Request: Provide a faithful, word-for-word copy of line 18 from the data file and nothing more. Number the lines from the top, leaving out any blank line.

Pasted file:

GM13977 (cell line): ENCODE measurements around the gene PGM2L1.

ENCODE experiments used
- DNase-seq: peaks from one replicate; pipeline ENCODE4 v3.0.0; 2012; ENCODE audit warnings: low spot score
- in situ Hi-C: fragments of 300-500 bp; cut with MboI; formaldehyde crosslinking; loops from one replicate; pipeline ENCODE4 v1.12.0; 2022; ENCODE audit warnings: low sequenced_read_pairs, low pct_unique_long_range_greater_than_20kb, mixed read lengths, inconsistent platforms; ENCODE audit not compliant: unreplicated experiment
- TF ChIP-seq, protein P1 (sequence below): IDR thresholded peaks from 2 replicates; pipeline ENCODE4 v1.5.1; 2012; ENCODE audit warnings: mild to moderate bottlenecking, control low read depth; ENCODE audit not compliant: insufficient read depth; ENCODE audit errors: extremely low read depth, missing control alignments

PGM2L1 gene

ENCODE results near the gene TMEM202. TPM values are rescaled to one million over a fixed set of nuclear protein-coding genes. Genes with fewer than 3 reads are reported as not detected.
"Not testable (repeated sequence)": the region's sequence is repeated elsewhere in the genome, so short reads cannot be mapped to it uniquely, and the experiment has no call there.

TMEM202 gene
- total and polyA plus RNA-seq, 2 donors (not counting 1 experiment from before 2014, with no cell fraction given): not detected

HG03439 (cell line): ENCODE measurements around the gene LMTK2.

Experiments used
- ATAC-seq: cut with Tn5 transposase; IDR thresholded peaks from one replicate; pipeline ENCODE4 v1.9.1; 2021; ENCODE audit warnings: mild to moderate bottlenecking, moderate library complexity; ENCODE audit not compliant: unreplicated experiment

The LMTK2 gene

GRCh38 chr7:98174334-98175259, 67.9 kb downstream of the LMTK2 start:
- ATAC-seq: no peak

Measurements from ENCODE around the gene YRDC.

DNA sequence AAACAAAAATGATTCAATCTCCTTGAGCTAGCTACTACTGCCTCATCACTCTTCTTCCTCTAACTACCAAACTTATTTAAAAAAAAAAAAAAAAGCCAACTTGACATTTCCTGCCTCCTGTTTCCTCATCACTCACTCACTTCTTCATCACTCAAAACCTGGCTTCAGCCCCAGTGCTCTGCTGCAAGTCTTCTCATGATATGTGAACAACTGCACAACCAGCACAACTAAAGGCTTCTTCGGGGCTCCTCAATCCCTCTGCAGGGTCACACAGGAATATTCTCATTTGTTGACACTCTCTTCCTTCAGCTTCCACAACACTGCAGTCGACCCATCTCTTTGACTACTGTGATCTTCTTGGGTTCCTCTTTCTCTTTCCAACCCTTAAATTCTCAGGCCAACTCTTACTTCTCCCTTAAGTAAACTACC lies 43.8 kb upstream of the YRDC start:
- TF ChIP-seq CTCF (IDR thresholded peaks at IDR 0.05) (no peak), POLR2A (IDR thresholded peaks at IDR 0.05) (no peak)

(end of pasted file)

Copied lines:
DNA sequence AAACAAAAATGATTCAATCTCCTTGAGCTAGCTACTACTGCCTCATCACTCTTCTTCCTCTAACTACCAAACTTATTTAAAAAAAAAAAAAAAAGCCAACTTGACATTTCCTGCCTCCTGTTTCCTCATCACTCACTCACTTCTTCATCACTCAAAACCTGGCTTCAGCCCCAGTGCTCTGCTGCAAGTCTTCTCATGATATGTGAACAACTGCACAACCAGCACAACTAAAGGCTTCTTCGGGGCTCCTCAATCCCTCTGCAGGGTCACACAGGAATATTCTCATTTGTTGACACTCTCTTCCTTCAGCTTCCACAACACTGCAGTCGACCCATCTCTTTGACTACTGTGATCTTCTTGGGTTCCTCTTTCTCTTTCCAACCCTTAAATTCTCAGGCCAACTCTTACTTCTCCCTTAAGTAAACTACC lies 43.8 kb upstream of the YRDC start: